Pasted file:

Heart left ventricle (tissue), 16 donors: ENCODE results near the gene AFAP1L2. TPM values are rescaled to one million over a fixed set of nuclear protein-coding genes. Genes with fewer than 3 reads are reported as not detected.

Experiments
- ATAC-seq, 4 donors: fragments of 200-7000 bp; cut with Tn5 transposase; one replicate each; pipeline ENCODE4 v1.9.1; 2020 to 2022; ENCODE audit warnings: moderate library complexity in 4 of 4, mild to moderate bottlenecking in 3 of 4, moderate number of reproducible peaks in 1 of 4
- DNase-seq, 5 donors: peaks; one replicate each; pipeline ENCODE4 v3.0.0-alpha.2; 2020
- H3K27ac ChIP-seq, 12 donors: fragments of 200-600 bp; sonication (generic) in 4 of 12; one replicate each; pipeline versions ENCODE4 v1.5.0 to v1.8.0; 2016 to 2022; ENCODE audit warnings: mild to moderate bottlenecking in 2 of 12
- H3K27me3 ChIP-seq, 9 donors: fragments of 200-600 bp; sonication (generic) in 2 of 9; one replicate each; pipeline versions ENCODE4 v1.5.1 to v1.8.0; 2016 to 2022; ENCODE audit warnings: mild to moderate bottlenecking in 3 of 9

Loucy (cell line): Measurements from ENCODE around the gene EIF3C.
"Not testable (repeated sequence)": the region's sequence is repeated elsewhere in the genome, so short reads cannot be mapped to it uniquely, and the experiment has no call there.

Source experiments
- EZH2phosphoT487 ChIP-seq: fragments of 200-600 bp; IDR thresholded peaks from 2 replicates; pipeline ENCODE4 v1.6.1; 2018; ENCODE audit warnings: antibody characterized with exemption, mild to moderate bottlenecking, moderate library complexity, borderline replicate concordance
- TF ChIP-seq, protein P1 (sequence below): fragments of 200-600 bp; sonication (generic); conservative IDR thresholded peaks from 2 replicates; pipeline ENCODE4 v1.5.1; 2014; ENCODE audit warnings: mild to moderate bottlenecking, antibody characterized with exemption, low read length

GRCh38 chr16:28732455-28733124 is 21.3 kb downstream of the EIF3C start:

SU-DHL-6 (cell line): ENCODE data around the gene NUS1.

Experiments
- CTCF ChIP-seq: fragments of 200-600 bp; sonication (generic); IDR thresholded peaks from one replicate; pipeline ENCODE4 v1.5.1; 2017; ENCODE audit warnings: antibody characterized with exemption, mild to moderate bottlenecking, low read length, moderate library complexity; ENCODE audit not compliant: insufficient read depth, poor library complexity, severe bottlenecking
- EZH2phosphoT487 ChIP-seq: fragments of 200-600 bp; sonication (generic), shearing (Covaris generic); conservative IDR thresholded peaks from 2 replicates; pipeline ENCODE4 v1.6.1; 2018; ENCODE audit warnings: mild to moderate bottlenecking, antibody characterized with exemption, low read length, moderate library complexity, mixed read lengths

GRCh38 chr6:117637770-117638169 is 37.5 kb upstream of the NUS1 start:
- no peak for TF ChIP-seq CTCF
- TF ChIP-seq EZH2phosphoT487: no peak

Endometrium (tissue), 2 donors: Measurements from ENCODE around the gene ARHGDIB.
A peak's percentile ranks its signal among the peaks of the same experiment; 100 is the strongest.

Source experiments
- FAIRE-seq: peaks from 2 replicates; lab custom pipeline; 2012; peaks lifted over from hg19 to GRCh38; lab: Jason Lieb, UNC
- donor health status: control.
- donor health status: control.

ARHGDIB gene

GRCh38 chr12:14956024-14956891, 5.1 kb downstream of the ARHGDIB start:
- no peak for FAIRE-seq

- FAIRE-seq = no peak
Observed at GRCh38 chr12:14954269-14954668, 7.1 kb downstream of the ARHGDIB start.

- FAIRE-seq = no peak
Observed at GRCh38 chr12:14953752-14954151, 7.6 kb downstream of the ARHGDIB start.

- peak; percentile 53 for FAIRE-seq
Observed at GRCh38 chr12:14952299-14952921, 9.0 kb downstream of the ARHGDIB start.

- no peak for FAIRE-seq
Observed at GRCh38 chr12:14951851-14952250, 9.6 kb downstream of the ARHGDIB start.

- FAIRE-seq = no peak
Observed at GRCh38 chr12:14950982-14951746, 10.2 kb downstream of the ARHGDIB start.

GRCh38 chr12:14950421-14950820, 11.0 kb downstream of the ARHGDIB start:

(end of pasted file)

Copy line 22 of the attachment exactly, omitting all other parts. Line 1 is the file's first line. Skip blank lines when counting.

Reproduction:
Source experiments